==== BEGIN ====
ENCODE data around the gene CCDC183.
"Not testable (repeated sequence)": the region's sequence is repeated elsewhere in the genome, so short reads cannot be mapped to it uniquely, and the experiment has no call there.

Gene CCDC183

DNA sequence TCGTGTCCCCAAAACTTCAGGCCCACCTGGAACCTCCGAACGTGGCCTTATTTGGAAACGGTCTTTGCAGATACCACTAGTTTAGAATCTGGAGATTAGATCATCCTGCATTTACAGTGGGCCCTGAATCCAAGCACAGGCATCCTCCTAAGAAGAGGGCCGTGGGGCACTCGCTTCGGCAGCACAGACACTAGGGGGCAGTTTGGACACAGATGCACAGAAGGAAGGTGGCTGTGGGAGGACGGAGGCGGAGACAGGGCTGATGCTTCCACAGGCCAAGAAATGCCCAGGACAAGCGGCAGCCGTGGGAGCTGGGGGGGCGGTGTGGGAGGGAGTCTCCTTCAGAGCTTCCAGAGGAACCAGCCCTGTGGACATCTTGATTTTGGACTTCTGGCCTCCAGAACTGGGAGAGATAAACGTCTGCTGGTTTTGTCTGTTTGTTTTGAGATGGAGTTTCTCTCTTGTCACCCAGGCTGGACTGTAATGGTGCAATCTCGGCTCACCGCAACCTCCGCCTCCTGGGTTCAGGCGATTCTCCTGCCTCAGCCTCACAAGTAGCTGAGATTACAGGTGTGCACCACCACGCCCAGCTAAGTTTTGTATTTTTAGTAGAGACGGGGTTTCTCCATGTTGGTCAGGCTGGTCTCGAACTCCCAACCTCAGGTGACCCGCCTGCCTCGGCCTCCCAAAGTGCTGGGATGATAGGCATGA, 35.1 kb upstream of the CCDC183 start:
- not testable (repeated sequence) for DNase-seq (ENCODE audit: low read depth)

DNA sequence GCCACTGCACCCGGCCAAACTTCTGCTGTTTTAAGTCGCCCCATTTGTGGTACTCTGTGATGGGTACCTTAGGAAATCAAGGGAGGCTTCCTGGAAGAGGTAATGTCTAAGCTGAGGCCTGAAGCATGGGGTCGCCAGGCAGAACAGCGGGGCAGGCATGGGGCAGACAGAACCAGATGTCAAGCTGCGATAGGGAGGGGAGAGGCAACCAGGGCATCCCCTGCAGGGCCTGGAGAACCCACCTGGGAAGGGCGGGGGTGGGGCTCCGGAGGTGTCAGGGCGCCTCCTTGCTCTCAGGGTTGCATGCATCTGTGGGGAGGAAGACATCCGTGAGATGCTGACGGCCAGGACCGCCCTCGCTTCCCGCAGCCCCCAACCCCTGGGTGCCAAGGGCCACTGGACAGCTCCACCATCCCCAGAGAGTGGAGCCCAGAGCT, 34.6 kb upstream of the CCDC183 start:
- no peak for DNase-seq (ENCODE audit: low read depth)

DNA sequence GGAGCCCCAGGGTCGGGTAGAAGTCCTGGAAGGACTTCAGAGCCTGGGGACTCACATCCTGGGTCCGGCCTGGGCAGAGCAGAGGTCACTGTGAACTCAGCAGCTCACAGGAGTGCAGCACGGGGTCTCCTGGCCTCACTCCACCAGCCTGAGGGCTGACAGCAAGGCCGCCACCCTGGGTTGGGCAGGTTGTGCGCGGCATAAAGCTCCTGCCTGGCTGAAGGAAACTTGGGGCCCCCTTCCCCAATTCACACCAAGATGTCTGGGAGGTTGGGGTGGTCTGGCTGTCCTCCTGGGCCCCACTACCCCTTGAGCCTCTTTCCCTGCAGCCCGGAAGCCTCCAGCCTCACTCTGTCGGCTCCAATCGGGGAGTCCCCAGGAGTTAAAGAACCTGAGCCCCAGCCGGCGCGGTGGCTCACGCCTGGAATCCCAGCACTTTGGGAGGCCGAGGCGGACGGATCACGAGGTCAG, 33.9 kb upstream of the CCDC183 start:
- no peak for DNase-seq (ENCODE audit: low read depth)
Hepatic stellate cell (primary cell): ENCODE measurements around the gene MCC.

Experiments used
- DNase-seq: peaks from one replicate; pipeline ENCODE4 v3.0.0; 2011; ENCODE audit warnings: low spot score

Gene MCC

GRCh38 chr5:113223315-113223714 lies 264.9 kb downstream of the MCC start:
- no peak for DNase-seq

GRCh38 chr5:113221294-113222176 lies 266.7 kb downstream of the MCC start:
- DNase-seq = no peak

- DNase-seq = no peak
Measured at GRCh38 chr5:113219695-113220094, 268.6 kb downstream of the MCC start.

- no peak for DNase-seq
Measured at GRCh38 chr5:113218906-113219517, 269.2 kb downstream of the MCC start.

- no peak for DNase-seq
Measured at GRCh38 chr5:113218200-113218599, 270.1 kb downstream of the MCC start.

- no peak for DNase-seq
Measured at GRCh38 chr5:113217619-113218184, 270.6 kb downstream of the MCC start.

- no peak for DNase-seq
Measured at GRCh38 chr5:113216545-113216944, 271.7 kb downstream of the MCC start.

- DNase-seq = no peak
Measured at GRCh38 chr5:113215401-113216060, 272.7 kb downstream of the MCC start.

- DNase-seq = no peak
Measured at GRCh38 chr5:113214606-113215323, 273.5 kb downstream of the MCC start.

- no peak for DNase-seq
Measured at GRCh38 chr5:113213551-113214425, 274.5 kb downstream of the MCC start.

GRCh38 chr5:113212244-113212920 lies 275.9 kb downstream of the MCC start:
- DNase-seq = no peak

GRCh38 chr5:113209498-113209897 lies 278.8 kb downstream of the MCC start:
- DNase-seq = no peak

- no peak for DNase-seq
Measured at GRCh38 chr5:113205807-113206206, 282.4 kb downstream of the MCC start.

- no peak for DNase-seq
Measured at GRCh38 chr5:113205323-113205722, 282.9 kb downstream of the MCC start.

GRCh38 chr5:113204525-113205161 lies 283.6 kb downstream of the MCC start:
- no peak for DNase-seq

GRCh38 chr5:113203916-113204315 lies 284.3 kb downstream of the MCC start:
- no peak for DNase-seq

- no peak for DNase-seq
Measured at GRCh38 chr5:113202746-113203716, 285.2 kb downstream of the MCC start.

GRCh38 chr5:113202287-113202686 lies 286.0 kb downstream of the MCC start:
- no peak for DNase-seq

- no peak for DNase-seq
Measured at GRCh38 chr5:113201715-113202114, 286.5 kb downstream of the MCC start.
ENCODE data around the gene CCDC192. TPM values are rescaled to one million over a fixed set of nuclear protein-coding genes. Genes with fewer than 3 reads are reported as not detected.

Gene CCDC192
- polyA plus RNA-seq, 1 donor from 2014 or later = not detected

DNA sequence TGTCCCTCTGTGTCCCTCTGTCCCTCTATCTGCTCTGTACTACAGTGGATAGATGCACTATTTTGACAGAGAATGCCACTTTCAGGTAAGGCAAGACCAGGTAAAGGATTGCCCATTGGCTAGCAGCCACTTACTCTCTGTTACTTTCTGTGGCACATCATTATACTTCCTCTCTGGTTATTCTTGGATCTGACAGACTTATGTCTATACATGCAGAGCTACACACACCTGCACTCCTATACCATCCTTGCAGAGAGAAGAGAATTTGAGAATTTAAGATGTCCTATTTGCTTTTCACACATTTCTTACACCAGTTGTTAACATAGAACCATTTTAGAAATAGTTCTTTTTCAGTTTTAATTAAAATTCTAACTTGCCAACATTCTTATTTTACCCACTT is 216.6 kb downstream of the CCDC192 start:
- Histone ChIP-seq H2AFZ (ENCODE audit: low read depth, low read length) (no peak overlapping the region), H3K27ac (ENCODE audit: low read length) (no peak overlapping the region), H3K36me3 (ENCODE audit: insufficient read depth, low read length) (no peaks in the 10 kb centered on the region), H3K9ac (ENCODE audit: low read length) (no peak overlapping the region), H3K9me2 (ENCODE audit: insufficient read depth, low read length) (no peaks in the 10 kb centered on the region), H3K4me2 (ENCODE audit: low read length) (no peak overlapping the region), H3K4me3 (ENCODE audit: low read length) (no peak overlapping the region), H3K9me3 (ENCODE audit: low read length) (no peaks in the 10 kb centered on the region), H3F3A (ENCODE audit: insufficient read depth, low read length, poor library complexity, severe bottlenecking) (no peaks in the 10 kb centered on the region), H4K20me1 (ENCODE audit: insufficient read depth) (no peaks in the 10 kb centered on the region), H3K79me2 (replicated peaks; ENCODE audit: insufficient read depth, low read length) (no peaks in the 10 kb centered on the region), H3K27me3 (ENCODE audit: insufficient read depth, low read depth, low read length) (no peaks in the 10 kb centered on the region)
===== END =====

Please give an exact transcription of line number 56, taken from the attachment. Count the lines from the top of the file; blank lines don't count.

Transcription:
- Histone ChIP-seq H2AFZ (ENCODE audit: low read depth, low read length) (no peak overlapping the region), H3K27ac (ENCODE audit: low read length) (no peak overlapping the region), H3K36me3 (ENCODE audit: insufficient read depth, low read length) (no peaks in the 10 kb centered on the region), H3K9ac (ENCODE audit: low read length) (no peak overlapping the region), H3K9me2 (ENCODE audit: insufficient read depth, low read length) (no peaks in the 10 kb centered on the region), H3K4me2 (ENCODE audit: low read length) (no peak overlapping the region), H3K4me3 (ENCODE audit: low read length) (no peak overlapping the region), H3K9me3 (ENCODE audit: low read length) (no peaks in the 10 kb centered on the region), H3F3A (ENCODE audit: insufficient read depth, low read length, poor library complexity, severe bottlenecking) (no peaks in the 10 kb centered on the region), H4K20me1 (ENCODE audit: insufficient read depth) (no peaks in the 10 kb centered on the region), H3K79me2 (replicated peaks; ENCODE audit: insufficient read depth, low read length) (no peaks in the 10 kb centered on the region), H3K27me3 (ENCODE audit: insufficient read depth, low read depth, low read length) (no peaks in the 10 kb centered on the region)